Miles to go: 1369 nm
We had originally planned to stop at the French overseas territory of Reunion Island only 120 nm from Mauritius. We’d heard good and bad about it. The marina in Le Port was in an industrial area and a rental car was necessary to get anywhere. The marina at St. Pierre was in a great downtown location, but the entrance could be difficult and the port was closed in bad weather, making a speedy departure a challenge. In the end, Neptune made the decision for us. We were delayed in Mauritius long enough to make a reasonable stay in Reunion imprudent, given the imminent onset of cyclone season. A day for check-in and getting settled, a day to check-out and no time to see the island in between.
We weren’t feeling all that good as we sailed past Reunion, so changing our plans wasn’t in the cards. La Reunion is a high, volcanic, mountainous island and yet from only four miles out, all we could see was the hazy outline of a land mass shrouded in heavy, grey clouds and mist … not much more than a blurry smudge on the horizon. It looked as of the French were deliberately trying to hide it from us. No matter, we gave it short shrift and passed on by. When darkness approached, the island was more prominent, its ghostly loom illuminating the night sky for miles and miles behind us.
We’re seeing lots of ships during our watches … several heading to Durban , just like us. So far, none have come all that close and for that we are thankful. Also, thankful to be among the living again.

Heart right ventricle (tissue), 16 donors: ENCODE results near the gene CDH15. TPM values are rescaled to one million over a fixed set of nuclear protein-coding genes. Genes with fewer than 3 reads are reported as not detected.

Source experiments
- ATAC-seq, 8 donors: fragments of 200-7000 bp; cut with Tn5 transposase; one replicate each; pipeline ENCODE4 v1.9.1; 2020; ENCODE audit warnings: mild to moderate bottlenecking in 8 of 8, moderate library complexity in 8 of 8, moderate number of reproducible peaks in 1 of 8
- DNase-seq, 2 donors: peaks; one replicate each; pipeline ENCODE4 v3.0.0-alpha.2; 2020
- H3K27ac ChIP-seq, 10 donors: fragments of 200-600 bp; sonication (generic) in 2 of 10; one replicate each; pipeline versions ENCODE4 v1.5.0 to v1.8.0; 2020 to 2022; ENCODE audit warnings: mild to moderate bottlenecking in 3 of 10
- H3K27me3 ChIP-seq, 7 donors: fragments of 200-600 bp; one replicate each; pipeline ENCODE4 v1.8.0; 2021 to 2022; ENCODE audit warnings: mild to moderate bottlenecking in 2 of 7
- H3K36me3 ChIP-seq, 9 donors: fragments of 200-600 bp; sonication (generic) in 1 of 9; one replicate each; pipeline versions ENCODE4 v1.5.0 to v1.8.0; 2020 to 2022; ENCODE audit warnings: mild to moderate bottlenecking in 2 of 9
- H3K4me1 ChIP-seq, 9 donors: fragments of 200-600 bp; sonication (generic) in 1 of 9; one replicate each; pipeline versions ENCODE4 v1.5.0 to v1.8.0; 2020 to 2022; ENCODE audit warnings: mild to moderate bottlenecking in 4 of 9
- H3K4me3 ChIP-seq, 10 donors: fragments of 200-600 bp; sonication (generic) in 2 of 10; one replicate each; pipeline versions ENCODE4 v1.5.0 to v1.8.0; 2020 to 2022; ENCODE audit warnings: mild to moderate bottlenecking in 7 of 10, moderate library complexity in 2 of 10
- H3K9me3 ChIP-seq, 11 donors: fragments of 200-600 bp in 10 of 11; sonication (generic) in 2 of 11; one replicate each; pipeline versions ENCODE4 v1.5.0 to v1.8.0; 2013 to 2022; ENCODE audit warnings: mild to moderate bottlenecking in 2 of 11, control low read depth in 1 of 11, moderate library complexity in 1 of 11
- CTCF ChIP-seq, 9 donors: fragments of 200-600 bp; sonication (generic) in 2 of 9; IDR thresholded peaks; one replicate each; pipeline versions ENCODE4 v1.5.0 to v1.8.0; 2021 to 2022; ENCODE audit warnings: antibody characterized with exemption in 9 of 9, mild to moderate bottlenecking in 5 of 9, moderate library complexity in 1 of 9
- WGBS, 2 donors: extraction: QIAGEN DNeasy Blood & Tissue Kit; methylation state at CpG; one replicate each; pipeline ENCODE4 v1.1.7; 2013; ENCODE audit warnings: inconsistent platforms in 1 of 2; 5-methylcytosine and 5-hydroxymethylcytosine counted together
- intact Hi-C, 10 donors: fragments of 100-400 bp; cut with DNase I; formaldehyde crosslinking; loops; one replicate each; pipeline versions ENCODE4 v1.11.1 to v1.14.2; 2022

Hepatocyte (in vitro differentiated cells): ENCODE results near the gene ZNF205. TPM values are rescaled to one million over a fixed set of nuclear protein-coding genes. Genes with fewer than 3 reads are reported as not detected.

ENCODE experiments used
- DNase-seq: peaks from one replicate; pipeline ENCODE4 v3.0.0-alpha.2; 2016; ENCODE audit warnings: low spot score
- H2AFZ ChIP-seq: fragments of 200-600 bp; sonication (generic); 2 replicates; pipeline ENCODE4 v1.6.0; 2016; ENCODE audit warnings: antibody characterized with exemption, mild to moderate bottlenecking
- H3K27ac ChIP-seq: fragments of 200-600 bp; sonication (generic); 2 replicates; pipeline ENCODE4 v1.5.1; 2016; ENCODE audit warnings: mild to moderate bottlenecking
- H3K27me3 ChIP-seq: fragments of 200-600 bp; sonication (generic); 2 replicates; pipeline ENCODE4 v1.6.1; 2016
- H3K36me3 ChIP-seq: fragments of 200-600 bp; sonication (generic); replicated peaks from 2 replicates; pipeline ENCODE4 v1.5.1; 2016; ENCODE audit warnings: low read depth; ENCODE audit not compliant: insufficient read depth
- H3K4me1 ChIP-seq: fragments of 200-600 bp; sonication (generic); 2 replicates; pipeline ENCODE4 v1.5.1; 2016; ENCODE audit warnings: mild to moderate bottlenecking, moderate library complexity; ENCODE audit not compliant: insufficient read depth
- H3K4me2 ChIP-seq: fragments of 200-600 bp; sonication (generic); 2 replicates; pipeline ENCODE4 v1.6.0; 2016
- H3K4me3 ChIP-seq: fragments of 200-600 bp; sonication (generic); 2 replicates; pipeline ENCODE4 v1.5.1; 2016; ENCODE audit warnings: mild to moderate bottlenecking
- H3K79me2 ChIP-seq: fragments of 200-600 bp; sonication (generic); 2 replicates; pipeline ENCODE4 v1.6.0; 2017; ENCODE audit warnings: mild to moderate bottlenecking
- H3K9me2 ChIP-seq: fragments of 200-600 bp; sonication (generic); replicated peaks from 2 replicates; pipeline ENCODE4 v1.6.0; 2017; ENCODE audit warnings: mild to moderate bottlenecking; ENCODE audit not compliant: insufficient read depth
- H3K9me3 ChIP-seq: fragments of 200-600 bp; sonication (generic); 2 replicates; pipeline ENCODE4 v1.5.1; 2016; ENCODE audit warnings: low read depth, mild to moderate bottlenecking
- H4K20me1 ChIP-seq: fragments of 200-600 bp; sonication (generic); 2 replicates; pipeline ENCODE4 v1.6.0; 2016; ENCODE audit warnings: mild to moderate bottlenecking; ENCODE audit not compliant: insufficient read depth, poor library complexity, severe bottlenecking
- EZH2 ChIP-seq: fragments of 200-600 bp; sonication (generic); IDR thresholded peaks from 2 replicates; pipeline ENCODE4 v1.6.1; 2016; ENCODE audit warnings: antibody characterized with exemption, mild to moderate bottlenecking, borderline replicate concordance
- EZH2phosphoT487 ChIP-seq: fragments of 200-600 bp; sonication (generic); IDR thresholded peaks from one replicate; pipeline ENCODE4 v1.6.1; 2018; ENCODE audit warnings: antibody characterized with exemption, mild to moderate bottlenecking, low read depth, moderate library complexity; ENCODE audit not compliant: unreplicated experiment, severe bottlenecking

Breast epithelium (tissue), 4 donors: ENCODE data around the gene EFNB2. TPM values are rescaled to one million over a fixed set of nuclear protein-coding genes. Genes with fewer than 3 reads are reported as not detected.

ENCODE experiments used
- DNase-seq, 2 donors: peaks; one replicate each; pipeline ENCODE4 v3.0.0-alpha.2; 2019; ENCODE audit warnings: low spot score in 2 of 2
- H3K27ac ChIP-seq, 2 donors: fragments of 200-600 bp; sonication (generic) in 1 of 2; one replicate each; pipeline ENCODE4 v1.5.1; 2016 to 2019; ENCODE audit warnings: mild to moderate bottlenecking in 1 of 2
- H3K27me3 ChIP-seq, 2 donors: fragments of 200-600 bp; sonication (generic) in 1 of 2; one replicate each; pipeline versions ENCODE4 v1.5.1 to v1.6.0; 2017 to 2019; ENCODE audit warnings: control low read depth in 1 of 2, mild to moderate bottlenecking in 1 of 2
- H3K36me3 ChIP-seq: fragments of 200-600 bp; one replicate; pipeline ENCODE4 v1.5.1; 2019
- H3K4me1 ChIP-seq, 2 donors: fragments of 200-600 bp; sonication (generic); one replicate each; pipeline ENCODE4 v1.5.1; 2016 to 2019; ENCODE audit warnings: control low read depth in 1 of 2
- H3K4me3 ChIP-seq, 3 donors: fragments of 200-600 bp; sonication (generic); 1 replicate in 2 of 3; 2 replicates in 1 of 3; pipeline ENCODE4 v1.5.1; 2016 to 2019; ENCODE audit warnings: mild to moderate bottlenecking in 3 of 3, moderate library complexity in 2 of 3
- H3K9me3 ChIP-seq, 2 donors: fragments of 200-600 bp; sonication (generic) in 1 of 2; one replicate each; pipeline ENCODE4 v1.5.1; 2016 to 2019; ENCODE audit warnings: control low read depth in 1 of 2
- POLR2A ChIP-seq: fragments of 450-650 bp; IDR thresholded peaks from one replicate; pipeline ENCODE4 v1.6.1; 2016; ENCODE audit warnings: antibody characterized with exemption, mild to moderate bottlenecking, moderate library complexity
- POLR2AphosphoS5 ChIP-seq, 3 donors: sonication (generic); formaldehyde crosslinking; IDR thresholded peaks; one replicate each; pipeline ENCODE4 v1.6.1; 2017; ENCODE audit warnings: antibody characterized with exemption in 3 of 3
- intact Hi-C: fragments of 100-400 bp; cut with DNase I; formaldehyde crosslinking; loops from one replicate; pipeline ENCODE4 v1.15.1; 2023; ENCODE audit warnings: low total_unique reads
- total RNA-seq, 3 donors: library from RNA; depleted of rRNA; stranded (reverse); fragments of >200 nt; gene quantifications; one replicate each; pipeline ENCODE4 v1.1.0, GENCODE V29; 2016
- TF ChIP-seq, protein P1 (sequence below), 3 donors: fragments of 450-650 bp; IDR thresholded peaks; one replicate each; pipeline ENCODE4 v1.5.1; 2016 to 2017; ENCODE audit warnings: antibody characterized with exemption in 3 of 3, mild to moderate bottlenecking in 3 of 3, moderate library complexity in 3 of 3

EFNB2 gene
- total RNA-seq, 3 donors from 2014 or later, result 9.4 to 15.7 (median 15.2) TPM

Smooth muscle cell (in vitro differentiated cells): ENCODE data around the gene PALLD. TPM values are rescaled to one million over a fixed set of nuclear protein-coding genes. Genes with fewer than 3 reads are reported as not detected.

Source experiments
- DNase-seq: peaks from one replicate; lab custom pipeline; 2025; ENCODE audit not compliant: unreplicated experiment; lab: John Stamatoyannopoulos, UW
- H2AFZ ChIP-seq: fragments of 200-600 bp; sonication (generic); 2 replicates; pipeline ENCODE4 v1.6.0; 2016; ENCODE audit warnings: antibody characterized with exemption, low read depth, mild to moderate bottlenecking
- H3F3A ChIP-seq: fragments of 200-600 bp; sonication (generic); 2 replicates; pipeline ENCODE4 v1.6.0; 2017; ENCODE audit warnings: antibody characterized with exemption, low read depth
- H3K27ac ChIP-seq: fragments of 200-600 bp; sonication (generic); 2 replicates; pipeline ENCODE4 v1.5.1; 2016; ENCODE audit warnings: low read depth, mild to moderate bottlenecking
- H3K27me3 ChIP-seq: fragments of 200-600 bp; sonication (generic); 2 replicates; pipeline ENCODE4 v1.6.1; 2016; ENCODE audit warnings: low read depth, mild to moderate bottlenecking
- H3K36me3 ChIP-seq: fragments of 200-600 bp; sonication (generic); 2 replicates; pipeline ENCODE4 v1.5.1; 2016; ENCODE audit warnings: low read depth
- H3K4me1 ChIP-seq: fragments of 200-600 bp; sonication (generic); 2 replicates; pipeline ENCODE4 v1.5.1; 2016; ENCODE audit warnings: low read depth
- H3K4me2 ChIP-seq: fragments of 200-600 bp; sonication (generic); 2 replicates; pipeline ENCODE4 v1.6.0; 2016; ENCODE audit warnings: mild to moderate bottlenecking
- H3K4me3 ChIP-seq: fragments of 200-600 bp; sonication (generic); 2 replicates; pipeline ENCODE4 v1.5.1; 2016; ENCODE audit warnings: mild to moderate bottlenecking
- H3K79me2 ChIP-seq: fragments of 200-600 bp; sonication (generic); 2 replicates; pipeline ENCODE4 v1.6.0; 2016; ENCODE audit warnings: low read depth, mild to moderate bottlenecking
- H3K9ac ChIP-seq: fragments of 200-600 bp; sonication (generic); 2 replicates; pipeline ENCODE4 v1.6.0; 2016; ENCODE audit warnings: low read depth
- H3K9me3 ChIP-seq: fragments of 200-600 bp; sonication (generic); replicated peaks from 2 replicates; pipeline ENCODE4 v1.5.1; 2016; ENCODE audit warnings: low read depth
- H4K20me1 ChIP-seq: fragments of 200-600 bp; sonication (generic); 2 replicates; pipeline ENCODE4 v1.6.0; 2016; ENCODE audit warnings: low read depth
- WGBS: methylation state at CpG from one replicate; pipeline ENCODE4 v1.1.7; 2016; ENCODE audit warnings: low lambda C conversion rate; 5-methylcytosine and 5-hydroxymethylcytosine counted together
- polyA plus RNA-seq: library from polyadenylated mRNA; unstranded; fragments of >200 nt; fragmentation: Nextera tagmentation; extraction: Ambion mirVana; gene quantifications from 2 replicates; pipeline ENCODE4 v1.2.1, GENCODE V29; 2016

Miles to go: 1226 nm
We rigged the pole yesterday afternoon when the wind backed to the east. By nightfall, it had clocked south/southeast again and we were beam-reaching again. Errant clouds have been sprinkling on us, but for the most part, we’re enjoying sunny weather by day and clear skies at night. We’re in the midst of a huge high pressure area at the moment, but the GRIBs are showing a low pressure making its way east. We’re giving the south coast of Madagascar a wide berth, nearly 150 miles. Its southern coast is known for huge freak waves which we’d prefer to avoid.
We had been doing fairly well distance-wise each day, but we’ve slowed down a bit. Otherwise, all is well and we’re pretty much in the watch groove now.
Miles to go: 1129 nm
Though it felt like we were making reasonable speed with the 12 knots of wind we had at our disposal, the GPS showed us going slower and slower as the night progressed. We switched the pole to the port side again around dusk, preparing for the winds to switch to the north. By 0300, we were limping along under 3 knots and by the 10am log, we’d sailed under 100 miles for the 24-hour period. What’s up?
It could only be a couple of things. There was enough wind and we had all the sails out and trimmed, so that wasn’t it. We could be dragging something … part of a jetliner, or a whale, or maybe a container, or a longline net with a fishing boat attached? Without actually checking the hull and rudder, the best we could do was hang over the side and stern to see if we could see something. There was nothing apparent.
We thought initially it might be current, but in checking the Indian Ocean pilot for currents in the area in November and December, if there was any current at all, it should have been helping us. David had removed the speed transducer when we got to Port Louis because the marina was so foul and had forgotten to replace it when we left. Since it was the only thing we could think to do short of heaving-to and going overboard to check Cups’ bottom, he re-installed it and ..mystery solved. An adverse current of nearly 2 knots had been impeding our progress for over 15 hours.
We switched the pole once again and headed due west with hopes of evading the current. Sure enough, within a couple of hours the GPS speed and the speed through the water were in sync. There’s still a good chance we’ll make it to Durban by Thanksgiving. No more delays, please!